Jump to Main ContentJump to Primary Navigation
Top

Do you suffer from Rushing Woman Syndrome?

woman running.PNG

Many of us spend our days in a chaotic blur, catapulting from one frantic absolutely-must-be-done-right-now task to the next.

We are born masters of multi-tasking; running for the bus while Whatsapping plans for tonight’s dinner, covertly scrolling emails while hosting a Skype session and calling our mum on a dashed lunch run to Pret.

And now an author has coined a term for this perennial state of fraught tension: Rushing Woman Syndrome.

book

Australian nutritional biochemist Dr Libby Weaver believes the frenetic nature of our lives means women, in particular, operate “in a permanent state of stress”, and has devoted a book to the topic that’s now available in the UK.

Women, she argues, are suffering from a modern malaise of constantly being on the go, made worse by the 24/7 demands of technology. We’re overloaded to the point where “our hormones are in turmoil”.

“I have witnessed the impact that a constant state of rushing has on women’s health and analysed the biochemical effects of always being in a hurry,” Dr. Weaver writes in the Mail.

“You might not think you’re particularly harried, but your liver, gall bladder, kidneys, adrenal glands, thyroid, ovaries, uterus, brain and digestive system certainly do.”

Too much

Dashing around can lead to a build-up of the stress hormone cortisol

So, what are the symptoms of Rushing Woman Syndrome?

This is Dr. Weaver’s formula for self-diagnosis:

You know you’ve got RWS if your instinctive answer to ‘how are you?’ is ‘busy’ or ‘stressed’; if you rarely get enough sleep, make poor food choices, rely on coffee to rev you up in the morning and wine to calm you down at night.

You drive too fast and, afraid to let anyone down, will do everything possible to avoid saying ‘no’, squeezing every last drop out of your day, even if it means answering emails in the early hours of the morning.


Read more: Why the Danes leave work on time, every single day


Behaviour like this, says Dr. Weaver, typically leads to a “chemical cascade” of the stress hormone cortisol.

This hits particularly hard during menopause, but is damaging no matter what stage of life you’re in.

Do modern women need to slow right down?

Do modern women need to slow right down?

If this is all sounding just a bit too familiar to you, fear not.

Dr. Weaver has a handful of strategies up her sleeve to ease the impact of Rushing Woman Syndrome.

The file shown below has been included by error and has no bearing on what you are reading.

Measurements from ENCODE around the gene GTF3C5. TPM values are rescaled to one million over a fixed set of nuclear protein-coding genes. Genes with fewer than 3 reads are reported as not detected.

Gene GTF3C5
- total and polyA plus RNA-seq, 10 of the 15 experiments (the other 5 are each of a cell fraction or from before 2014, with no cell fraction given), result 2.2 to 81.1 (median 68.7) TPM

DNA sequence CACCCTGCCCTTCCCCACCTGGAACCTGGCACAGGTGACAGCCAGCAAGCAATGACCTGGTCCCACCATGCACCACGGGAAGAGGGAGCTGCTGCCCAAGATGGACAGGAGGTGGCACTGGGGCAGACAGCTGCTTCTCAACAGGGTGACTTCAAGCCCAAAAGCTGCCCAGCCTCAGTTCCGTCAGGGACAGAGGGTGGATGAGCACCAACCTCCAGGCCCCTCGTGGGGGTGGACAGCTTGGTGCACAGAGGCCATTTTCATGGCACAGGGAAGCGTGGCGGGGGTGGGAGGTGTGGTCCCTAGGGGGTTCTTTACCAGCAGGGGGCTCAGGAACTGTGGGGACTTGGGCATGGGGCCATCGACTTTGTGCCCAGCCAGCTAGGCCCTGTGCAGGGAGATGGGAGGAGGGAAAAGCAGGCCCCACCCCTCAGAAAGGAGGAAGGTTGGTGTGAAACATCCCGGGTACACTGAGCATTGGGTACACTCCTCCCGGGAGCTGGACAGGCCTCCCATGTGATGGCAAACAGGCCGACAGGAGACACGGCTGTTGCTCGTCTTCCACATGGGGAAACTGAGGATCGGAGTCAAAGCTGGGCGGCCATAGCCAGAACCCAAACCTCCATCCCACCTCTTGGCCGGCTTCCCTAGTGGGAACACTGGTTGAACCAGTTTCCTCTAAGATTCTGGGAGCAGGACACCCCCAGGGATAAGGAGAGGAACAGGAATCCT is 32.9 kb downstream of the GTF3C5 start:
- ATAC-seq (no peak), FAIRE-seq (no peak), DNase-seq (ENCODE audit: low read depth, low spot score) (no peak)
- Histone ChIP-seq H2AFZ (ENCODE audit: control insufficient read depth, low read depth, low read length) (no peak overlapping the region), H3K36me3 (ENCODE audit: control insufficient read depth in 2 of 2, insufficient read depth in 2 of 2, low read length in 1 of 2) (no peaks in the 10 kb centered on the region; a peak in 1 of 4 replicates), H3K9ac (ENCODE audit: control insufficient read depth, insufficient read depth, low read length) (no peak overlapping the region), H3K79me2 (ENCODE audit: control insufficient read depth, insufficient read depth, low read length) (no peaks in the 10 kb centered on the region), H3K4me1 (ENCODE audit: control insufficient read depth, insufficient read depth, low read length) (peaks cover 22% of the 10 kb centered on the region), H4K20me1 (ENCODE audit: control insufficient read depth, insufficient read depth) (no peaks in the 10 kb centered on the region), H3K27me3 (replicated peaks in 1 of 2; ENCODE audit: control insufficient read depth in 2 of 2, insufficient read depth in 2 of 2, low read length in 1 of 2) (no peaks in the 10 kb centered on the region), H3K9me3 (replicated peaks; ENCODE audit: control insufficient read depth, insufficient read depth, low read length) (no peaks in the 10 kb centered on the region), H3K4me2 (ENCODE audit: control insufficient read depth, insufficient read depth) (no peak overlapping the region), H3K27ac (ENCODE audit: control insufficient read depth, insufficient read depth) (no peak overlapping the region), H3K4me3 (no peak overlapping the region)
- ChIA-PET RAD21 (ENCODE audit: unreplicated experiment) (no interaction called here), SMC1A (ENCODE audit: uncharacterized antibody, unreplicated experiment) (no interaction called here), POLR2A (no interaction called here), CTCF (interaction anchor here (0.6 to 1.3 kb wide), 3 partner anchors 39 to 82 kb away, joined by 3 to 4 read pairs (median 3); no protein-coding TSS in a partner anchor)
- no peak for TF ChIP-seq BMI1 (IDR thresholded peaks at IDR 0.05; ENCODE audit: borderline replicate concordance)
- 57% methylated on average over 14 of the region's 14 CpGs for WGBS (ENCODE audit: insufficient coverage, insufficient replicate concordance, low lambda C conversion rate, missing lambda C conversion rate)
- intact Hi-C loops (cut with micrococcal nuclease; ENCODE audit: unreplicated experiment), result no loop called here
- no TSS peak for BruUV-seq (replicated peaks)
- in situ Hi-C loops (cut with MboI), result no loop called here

These are pretty common-sense and include:

  • Doing regular gentle exercise such as yoga
  • Cutting back drinking to two nights a week
  • Committing to at least one extra healthy meal a week
  • Try drinking Withania tea if you’re particularly prone to worrying, or Siberian Ginseng tea if you’re merely exhausted
  • Spend a little time by yourself every day and simply “be”

On this last point, Dr. Weaver says, “Your psyche cannot push on for too long without some quality downtime. A little bit of alone time has been shown to decrease stress hormones, improve memory, mood and empathy, and it allows your body to recharge.”

Rushed Woman Syndrome, clear a path: we’re coming right atcha...

Images: Rex, iStock

Related

bullet journal.JPG

Why we love bullet journals, according to science

email mental health day.jpg

Woman emails boss to tell him she needs day off for her mental health

cv skills bad pay.jpg

Revealed: the most common lies people tell on their CV

More

20 soothing, beautiful songs guaranteed to help you fall asleep

An expert picks the ultimate classical music playlist

by Sarah Biddlecombe
20 Oct 2017

Puppy dog eyes are a thing and your dog makes them just for you

A study says dogs change their facial expressions when humans are looking

by Amy Swales
20 Oct 2017

Here’s how to buy a house or a flat for the princely sum of £1

It's time to enter the real-estate raffle

by Megan Murray
20 Oct 2017

Oxford University under fire for shocking lack of racial diversity

One MP called the revelations an example of “social apartheid”

by Moya Crockett
20 Oct 2017

This prosecco festival is the best way to start feeling Christmassy

Bubbles, bubbles everywhere

by Susan Devaney
20 Oct 2017

Missing your 16-25 railcard? We have good news for you

Rail bosses have taken pity on cash-strapped millennials

20 Oct 2017

This man’s response to his friend’s period while hiking is everything

“I had NOTHING on me and I was wearing shorts”

by Susan Devaney
20 Oct 2017

Why anxiety makes it harder to follow your intuition

It can have a paralysing effect on decision-making

by Anna Brech
19 Oct 2017

“Why all men must work to stamp out sexual harassment and abuse”

In wake of the Weinstein allegations, one writer argues why men need to be counted

19 Oct 2017

Rage, lust, power and warmth: how it feels to experience ‘red emotions

“I grew up being told my body was terrifying and my voice was unimportant”

by The Stylist web team
19 Oct 2017